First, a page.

When it comes to game mechanics, your Friendship levels with these Regulars are important for gaining access to higher tier Cat Shrine projects. The criteria set are kind of strange, however. For instance, the highest tier projects list two friendships at level 4 and two friendships at level 5 as requirements, but I could access them once I had two friendships at level 4. Initially, I thought this may have been an either/or case because the other requirements seem to follow the same pattern, but “two friendships at level 4 or two friendships at level 5” does not sound quite right since the latter implied the former.
Each Regular will send you gifts as their Friendship level increases, and all the gifts have utility value. Most of them are decorations that boost specific stats for your cat cafe, though not all may fit your intended aesthetics. The most useful gifts, in my opinion, are the cat lures that allow you to adopt some really unique cats. But I should note some of the cat lures do not look like cat lures at all.
Something that Cat Cafe Manager did not state in its tutorials is that your Friendship levels with the Regulars will directly affect the levels of the corresponding customer groups. That is to say, if your Friendship level with Arwel (a Punk) is at level 3, then the Punks visiting your cat cafe will also be at level 3. All customers, regardless of group, will have more demanding needs when their level is higher. I did not know this crucial point during my first playthrough, so I started struggling to keep up with my customers’ needs without knowing how the difficulty curve suddenly got so steep. Out of the blue, everyone was ordering food I had yet to purchase the recipes and equipment for, the Witches were disgusted by my cat cafe’s lack of plants and books, and the Businesspeople hated the same chairs they loved a few days ago. It almost feels like self-sabotaging when I went ahead to strengthen my friendships without understanding how it affects the customers I will get.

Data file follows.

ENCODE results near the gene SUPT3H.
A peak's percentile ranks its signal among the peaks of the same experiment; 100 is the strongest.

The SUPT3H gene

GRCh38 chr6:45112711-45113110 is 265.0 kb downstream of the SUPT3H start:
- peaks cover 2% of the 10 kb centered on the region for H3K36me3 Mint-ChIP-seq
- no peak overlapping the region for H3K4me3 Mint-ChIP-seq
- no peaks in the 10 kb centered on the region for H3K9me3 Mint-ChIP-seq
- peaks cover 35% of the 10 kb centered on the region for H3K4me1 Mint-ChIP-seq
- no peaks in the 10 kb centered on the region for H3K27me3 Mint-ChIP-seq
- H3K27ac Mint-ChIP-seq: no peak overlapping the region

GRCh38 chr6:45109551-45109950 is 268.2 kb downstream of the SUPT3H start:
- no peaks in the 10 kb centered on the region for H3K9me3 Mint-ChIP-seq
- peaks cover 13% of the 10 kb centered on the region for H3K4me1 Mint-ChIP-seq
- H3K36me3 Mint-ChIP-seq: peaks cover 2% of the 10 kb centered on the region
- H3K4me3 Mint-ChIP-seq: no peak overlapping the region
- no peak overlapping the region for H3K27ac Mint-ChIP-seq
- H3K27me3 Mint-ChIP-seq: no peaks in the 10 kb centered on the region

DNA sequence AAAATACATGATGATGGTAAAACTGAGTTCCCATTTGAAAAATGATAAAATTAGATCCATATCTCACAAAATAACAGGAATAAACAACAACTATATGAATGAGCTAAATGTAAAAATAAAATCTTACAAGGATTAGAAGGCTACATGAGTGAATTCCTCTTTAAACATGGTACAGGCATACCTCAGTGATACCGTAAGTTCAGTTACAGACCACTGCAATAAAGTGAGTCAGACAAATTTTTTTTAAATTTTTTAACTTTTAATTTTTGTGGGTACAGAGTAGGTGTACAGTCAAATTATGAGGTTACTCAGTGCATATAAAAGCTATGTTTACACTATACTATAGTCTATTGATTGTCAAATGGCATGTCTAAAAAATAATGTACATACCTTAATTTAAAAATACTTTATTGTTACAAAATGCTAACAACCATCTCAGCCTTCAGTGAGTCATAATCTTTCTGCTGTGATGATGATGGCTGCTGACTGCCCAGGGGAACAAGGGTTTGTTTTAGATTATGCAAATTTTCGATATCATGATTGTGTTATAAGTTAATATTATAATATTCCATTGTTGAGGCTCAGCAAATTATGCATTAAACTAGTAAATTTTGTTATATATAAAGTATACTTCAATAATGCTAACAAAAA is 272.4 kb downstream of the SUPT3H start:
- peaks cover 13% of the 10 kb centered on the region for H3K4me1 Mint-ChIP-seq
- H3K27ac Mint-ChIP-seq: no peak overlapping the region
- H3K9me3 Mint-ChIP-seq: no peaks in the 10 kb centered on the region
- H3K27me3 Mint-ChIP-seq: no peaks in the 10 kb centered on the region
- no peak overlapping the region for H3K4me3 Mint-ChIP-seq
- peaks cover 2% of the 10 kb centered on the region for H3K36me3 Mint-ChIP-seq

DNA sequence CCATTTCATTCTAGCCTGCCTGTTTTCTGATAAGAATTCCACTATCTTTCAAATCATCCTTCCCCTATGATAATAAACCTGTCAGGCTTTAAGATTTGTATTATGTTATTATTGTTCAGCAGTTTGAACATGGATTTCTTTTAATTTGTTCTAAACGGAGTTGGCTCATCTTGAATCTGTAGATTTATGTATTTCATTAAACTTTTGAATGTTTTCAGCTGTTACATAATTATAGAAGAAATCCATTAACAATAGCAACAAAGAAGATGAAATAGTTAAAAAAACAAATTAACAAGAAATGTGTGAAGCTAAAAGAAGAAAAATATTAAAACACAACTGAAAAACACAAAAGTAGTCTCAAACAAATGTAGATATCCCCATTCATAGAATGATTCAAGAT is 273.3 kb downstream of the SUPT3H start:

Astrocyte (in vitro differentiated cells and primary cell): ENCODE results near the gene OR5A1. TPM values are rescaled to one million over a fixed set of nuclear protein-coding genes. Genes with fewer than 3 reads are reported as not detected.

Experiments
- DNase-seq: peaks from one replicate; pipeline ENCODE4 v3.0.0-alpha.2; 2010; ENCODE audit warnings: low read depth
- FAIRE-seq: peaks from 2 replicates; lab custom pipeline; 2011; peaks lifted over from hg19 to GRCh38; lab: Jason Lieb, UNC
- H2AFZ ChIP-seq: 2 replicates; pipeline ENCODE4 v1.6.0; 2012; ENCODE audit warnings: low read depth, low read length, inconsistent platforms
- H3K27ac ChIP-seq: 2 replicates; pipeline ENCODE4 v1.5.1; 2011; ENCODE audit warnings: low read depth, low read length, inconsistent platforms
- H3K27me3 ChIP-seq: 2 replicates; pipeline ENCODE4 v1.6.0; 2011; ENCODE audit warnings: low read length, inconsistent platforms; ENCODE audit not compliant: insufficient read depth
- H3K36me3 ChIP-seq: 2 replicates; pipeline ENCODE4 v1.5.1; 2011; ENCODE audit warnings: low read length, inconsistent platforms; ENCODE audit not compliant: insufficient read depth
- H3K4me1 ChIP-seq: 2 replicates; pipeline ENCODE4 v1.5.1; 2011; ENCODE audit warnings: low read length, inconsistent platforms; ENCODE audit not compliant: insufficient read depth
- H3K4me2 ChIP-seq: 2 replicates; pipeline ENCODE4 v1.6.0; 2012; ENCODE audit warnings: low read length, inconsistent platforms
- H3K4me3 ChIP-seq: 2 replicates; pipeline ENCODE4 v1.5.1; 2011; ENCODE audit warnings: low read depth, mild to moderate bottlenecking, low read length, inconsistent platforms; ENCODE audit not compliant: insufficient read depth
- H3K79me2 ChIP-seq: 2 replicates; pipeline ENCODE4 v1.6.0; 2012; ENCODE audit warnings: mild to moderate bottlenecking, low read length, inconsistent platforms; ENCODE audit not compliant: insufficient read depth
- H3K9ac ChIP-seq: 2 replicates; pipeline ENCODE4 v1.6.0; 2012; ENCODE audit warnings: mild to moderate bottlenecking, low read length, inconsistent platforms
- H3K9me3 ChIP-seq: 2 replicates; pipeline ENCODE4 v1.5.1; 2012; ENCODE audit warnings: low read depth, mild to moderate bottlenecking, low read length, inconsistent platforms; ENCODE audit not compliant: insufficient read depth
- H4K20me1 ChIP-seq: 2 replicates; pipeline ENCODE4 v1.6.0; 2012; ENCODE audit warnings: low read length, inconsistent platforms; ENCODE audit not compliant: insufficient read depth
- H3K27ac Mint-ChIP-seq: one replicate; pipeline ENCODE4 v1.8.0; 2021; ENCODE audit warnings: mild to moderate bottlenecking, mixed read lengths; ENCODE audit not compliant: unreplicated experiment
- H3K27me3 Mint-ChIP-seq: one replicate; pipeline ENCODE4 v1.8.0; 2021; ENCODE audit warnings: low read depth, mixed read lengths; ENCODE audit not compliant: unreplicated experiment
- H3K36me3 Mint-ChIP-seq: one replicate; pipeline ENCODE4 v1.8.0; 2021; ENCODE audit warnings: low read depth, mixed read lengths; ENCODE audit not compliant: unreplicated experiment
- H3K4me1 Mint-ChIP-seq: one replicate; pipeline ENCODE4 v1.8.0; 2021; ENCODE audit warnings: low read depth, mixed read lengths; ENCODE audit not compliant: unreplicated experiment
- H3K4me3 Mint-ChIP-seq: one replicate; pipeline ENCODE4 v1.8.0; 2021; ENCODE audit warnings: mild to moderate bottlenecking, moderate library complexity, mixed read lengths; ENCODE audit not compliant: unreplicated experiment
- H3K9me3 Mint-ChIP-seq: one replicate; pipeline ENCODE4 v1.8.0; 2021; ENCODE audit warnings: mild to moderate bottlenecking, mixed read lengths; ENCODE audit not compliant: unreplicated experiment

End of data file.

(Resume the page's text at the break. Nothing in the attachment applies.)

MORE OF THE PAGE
Designing Your Cat Cafe
Besides handling the business aspect, you have the opportunity to customize and design your cat cafe in Cat Cafe Manager. I really love the flexibility offered, be it the ability to put down flooring tiles anywhere I want or rotate the furniture and decorations around. Erecting walls inside the cat cafe is not intuitive, however. I only realized how to do so when I was randomly deleting some of the flooring tiles away.
There is a generally great selection of furniture and decorations sold at Gruff Decorations, though the current range of floorings and wallpapers feels a little lacking, especially since their colors are fixed. I wish there were more outdoor decor available as well. In addition, it would be nice to be able to place windows on the walls inside the cat cafe because the ones at the entrance wall are hidden from view all the time. Maybe it’s just me but I would like to see those nice windows I bought too!